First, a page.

The release of dopamine (DA) in the nucleus accumbens (NAc) is thought to be critical for mediating natural rewards as well as for the reinforcing actions of drugs of abuse. DA and amphetamine depress both excitatory and inhibitory synaptic transmission in the NAc by a presynaptic D1-like DA receptor. However, the mechanisms of depression of excitatory and inhibitory synaptic transmission appear to be different. DA depressed the frequency of spontaneous miniature EPSCs, but the frequency of miniature IPSCs was depressed only when spontaneous release was made dependent on Ca2+influx through voltage-dependent Ca2+ channels. Furthermore, the K+ channel blocker Ba2+ attenuated the effects of DA on evoked IPSPs, but not on EPSPs. Thus, DA appears to depress inhibitory synaptic transmission in the NAc by reducing Ca2+ influx into the presynaptic terminal, but depresses excitatory transmission by a distinct mechanism that is independent of the entry of Ca2+.
- miniature inhibitory postsynaptic currents
- minature excitatory postsynaptic currents
- nucleus accumbens
The nucleus accumbens (NAc) is a critical component of reward circuitry and, as such, is an important site of action of drugs of abuse. It has been implicated in both the self-administration of psychostimulants (Zito et al., 1985;Koob, 1992) and psychostimulant-induced sensitization, a phenomenon that may mimic aspects of the development of addiction as well as of psychosis (Kalivas and Stewart, 1991; Robinson and Berridge, 1993). Psychostimulants interfere with the dopamine (DA) transporter (Ritz et al., 1987), which is located on the terminals of the profuse dopaminergic projection from the ventral tegmental area (VTA) to the NAc. The resulting increase in synaptic levels of DA in the NAc is thought to be a critical mechanism by which psychostimulants produce reward (Koob and Bloom, 1988; Nestler, 1992; Hyman, 1996).
Although the molecular targets of DA (i.e., DA receptors) and the psychostimulants have been characterized, development of comprehensive hypotheses of the neurobiological mechanisms of reward and drug abuse will require a thorough understanding of the actions of DA on synaptic transmission in the NAc. The major cell type in the NAc is the GABAergic medium spiny neuron (DeFrance et al., 1985a; Pennartz et al., 1991; O’Donnell and Grace, 1993). These cells receive excitatory input from a variety of brain regions (DeFrance et al., 1985a,b;Christie et al., 1987; Yim and Mogenson, 1988; Sesack and Pickel, 1990,1992; Johnson et al., 1994; O’Donnell and Grace, 1995) and exhibit extensive networks of recurrent axon collaterals that form GABAergic synapses with other NAc cells (Chang and Kitai, 1985; Pennartz and Kitai, 1991; Kawaguchi et al., 1995). Ultrastructural studies of the NAc and striatum have found dopaminergic terminals apposed to both symmetrical and asymmetrical synapses (Bouyer et al., 1984; Sesack and Pickel, 1992), as well as a significant proportion unapposed to any postsynaptic structures (Bouyer et al., 1984; Descarries et al., 1996). Thus, dopaminergic afferents to the NAc may modulate synaptic transmission either by releasing DA directly onto synapses or by causing a more diffuse increase in extracellular DA levels (Garris et al., 1994; Descarries et al., 1996).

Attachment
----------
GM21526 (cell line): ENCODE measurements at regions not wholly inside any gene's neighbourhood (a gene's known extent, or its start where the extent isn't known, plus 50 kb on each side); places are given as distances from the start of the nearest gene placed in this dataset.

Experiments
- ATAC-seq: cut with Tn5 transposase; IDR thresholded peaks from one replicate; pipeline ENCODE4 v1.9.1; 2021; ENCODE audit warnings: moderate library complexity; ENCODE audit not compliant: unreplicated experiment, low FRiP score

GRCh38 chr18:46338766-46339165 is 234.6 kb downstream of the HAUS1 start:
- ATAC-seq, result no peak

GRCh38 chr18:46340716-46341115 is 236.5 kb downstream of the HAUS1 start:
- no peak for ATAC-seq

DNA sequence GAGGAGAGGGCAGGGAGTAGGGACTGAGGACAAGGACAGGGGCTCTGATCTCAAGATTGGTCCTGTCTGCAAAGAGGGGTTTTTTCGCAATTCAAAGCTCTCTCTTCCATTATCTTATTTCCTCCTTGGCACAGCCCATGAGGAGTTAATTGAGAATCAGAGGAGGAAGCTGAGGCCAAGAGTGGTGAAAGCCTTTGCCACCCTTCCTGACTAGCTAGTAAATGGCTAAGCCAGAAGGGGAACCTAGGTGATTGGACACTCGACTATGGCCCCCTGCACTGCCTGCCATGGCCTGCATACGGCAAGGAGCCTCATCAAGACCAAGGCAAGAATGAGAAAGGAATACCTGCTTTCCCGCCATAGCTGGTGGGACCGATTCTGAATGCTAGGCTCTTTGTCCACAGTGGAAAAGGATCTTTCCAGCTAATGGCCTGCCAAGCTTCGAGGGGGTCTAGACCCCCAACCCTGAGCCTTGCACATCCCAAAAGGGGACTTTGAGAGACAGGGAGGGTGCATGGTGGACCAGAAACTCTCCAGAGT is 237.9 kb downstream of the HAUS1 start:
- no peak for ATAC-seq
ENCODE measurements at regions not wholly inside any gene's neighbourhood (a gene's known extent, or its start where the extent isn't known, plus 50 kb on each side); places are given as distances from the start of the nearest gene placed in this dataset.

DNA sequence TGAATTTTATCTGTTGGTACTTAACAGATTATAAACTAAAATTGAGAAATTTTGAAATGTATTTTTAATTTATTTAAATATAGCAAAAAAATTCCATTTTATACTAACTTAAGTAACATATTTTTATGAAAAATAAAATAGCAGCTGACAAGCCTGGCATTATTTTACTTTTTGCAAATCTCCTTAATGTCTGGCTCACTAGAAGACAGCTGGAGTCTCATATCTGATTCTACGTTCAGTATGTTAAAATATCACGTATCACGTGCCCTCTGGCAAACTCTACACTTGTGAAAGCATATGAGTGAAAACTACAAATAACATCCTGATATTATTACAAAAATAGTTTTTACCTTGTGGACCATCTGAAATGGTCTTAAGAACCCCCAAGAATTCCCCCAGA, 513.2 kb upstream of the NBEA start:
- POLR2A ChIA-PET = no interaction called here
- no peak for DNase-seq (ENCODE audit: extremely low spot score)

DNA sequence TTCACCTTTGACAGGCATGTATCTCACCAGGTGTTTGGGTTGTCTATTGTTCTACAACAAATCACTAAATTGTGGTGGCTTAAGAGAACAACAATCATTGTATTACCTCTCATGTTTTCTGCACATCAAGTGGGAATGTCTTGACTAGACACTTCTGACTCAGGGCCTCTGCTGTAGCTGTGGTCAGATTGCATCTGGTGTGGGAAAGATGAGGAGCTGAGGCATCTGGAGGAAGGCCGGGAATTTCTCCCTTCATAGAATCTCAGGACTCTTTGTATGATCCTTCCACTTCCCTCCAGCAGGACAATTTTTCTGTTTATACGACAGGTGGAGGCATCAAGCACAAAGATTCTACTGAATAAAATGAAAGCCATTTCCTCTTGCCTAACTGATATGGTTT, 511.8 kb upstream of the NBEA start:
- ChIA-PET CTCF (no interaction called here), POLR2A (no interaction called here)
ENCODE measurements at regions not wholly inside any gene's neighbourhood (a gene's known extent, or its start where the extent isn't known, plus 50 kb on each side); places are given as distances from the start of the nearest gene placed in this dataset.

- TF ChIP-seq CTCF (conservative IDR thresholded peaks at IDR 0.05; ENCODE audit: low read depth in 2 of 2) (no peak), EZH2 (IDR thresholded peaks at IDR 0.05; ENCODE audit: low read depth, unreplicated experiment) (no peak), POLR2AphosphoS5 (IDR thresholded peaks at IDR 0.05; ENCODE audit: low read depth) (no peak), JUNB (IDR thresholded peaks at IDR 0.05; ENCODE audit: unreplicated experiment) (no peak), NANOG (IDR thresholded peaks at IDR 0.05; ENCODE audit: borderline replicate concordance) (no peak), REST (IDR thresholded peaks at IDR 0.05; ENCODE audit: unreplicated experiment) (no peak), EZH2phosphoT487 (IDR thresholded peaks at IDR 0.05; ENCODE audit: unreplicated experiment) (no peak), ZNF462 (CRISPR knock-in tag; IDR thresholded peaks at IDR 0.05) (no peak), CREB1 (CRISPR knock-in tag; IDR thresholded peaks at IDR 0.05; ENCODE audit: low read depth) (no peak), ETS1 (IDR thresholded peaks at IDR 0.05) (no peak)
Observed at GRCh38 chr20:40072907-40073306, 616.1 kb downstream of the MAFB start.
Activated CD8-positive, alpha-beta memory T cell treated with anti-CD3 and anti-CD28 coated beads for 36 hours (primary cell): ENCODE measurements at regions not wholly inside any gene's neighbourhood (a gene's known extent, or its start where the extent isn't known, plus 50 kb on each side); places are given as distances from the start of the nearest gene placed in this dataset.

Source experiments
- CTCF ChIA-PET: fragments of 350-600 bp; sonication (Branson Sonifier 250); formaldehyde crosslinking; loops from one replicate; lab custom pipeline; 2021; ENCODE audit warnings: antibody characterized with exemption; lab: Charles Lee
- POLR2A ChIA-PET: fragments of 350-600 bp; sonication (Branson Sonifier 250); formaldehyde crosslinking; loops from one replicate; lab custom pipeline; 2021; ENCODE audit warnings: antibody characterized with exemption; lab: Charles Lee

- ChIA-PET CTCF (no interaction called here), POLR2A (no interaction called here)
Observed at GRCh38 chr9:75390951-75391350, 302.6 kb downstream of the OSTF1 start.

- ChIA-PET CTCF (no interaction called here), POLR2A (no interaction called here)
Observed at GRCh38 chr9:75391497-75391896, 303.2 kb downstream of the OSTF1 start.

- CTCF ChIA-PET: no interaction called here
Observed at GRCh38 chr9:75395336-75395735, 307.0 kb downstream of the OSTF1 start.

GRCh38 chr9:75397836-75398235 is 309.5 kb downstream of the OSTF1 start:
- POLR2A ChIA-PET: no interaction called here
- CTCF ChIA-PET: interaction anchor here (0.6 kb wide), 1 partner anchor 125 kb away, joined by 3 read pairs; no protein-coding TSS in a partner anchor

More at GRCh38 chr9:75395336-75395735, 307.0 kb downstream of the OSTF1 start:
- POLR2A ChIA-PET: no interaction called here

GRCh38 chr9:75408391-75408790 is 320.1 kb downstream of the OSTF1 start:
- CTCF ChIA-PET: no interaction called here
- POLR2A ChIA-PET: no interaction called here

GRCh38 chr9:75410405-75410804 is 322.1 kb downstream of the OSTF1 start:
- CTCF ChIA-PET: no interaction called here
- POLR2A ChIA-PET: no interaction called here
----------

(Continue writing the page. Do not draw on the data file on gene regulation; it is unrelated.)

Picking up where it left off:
Surprisingly few studies have examined the synaptic effects of DA in the NAc. Early in vivo studies reported that VTA stimulation or DA iontophoresis reduced stimulus-evoked excitatory responses (Yang and Mogenson, 1984; DeFrance et al., 1985b; Yim and Mogenson, 1988). Later work using slice preparations of the NAc was consistent with the hypothesis that DA causes a reduction in synaptic transmission (Higashi et al., 1989; Pennartz et al., 1992a,b; O’Donnell and Grace, 1994). Recently, detailed studies from our lab (Nicola et al., 1996) and others (Harvey and Lacey, 1996b) have demonstrated that DA and psychostimulants depress excitatory synaptic transmission, most likely by activation of a presynaptic D1-like DA receptor. Here, we present evidence that inhibitory synaptic transmission in the NAc is also modulated by DA, but by a mechanism different from that responsible for the modulation of excitatory transmission.
MATERIALS AND METHODS
Slices were prepared and recordings obtained as described (Kombian and Malenka, 1994; Nicola et al., 1996). Sprague Dawley rats (16- to 20-d-old) were anesthetized with halothane, and 400 μm saggital slices of the NAc were cut using a vibratome. At least 1 hr after cutting, slices were transferred to a submersion-type recording chamber and perfused with external solution at 2 ml per minute at room temperature (21–23°C). Except where noted, the external bathing solution contained (in mm): 126 NaCl, 1.6 KCl, 1.2 NaH2PO4, 1.2 MgCl2, 2.5 CaCl2, 18 NaHCO3, and 11 glucose. Solutions without NaH2PO4 were used for experiments involving CoCl2 or CdCl2 (see Figs. 10, 11). For high-K+ experiments (see Fig.10), the bathing solution was prepared by equimolar substitution of NaCl with the indicated concentration of KCl, and CaCl2 was increased to 3.8 mm. When spontaneous miniature events were recorded, 1.5 μm tetrodotoxin (TTX) was included in the external solution throughout the experiment. Antagonists of excitatory synaptic transmission (75 μm d,l-APV and 10 μm DNQX) were included in most experiments, except as noted.